STORY BRIEF November 21, 2007 REFERENCE: Dr. Ed Tadem 0917-8910354 “Of the total Official Development Assistance (ODA) from 1986 to 2006, 84.22 percent was in the form of loans and only 15.78 percent was in grant form. This was a minimal improvement compared to the 1986-2000 loan-grant distribution of 85.42 percent and 14.58 percent respectively,” according to Dr. Eduardo C. Tadem, Associate Professor of Asian Studies in University of the Philippines. Japan’s ODA to the Philippines In a paper presented during the National Consultation on Financing for Development today, Dr. Tadem said the decline in foreign aid allotments is most evident in the case of Japanese aid. While remaining the country’s top donor, Japan’s annual average commitment fell by 37.5 percent in the 2001-2006 period compared to the 1986-2000 annual average. This is notwithstanding a global rise in Japanese ODA and a 2004 promise by the Tokyo government to increase ODA commitments by US$10 billion over the next five years. “Tied aid” remains a major irritant in Philippine ODA. Overall, Japanese tied loans had reportedly declined from almost 100 percent in the 1980s to only 27 percent in the 1990s but it seems to be enjoying a resurgence in the new millennium. For Japan Bank for International Cooperation (JBIC) loan amounts from 2000-2004, 59 percent was totally tied, 28 percent was partially untied and only 2.8 percent was totally untied. Human development The human development component of foreign aid, (e.g., health, education, and housing), continues to suffer highly inadequate allocations. Its already minuscule share of 11 percent of Philippine ODA in 1986-2000 fell further to 7 percent in 2001-2006. On the other hand, the economic growth-oriented sector of infrastructure development increased its share dramatically from 50 percent to 67 percent. Geographical distribution The geographical distribution of aid continues to favor the country’s more developed regions while discriminating against the less-developed areas. In 2002, Luzon’s share of ODA increased to 31 percent from 19 percent in 2001 with 20 percent of total ODA going to Metro Manila alone. The Visayas regions, on the other hand, had only a 10 percent share while Mindanao areas had a mere 7 percent share. The pattern of foreign aid to Mindanao reflects the new global trend of emphasizing geopolitical concerns over development issues. In the light of the 9/11 attacks and given the long-running Muslim separatist insurgencies in the island, ODA to Mindanao now falls basically under the context of peace building, conflict resolution, and undermining support for armed rebellion.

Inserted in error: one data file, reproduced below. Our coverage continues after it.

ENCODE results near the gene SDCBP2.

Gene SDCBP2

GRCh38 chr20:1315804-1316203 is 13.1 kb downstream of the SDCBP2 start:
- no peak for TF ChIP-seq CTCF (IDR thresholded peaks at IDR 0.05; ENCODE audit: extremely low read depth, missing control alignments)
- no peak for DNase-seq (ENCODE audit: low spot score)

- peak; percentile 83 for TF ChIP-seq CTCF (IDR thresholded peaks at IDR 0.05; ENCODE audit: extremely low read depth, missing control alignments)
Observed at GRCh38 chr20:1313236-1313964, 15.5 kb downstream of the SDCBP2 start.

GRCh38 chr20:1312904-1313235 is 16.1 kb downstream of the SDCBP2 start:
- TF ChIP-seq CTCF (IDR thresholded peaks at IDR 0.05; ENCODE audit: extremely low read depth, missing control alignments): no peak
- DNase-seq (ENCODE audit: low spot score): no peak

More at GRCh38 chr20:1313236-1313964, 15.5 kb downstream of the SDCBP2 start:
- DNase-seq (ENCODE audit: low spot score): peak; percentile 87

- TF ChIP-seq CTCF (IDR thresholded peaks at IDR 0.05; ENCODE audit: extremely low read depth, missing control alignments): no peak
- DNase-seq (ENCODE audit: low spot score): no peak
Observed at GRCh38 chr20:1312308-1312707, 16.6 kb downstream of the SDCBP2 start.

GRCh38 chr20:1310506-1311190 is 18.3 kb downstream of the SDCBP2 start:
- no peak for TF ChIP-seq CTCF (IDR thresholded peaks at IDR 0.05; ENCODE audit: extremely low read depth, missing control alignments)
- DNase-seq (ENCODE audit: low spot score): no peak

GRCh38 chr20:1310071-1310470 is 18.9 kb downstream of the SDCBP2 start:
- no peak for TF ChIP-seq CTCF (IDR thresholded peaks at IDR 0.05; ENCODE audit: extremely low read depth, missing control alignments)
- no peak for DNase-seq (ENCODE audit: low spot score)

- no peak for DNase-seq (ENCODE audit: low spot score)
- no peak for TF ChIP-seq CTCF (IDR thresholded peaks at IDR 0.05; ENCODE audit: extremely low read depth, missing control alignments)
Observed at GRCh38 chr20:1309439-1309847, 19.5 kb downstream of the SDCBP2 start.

Share of External Debt As of June 2006, ODA's share of the country's external debt stands at 40.8 percent. Though this is one of the lowest shares registered, the average over the 18-year period from 1988 to 2006 is a high 45 percent. The highest level was in 1994 at 60 percent and the lowest was in 2005 with 39.9 percent. A 2000 report by the Commission on Audit showed interest payments, commitment fees and penalties exceeded principal payments to ODA donors by P3.5 billion. The Philippine government repaid P10.2 billion of interest payments to ODA donors as against the P13.68 billion for principal payments, excluding other donor charges and fees. The COA report also showed a total of P10.34 billion in superfluous, unnecessary and unauthorized ODA expenditures and the underreporting and over-reporting of assets. China’s ODA to the Philippines China’s ODA accompanied by the surge in trade and investments appears to be filling the gap caused by declining OECD development aid. However, controversies on the projects abound due to lack of transparency, violation of Philippine laws, overpricing, bribery and corruption from questionable projects, such as the Northrail and National Broadband Network. Other concerns A report by the Economic Policy Research and Advocacy Group (Epra) noted that the “lack of transparency and insufficient disclosure in infrastructure projects with private sector participation engender graft and corruption that work against the interests of the taxpaying public.” A 2005 World Bank paper observed that the Build-Operate-Transfer (BOT) law, which allows for greater private sector participation in ODA-supported infrastructure development, “remains hounded by controversies related to vagueness over unsolicited bids where the scope of corruption becomes considerable.” Forcible displacement of local residents in connection with the Bohol Irrigation Project and the Northern Negros Geothermal Power Plant project were reported in 2006. An environmental activist linked to the opposition to a major dam project in Northern Luzon was also killed recently. Nine (9) large-scale ODA projects have been identified as socially and environmentally harmful. Social Watch Philippines organized the National Consultation on Financing for Development to review the status of the Philippines’ compliance of the MDGs and define policy measures that will be presented to the government and serve as the Philippines’ input in the next global assessment of civil society organizations. -30-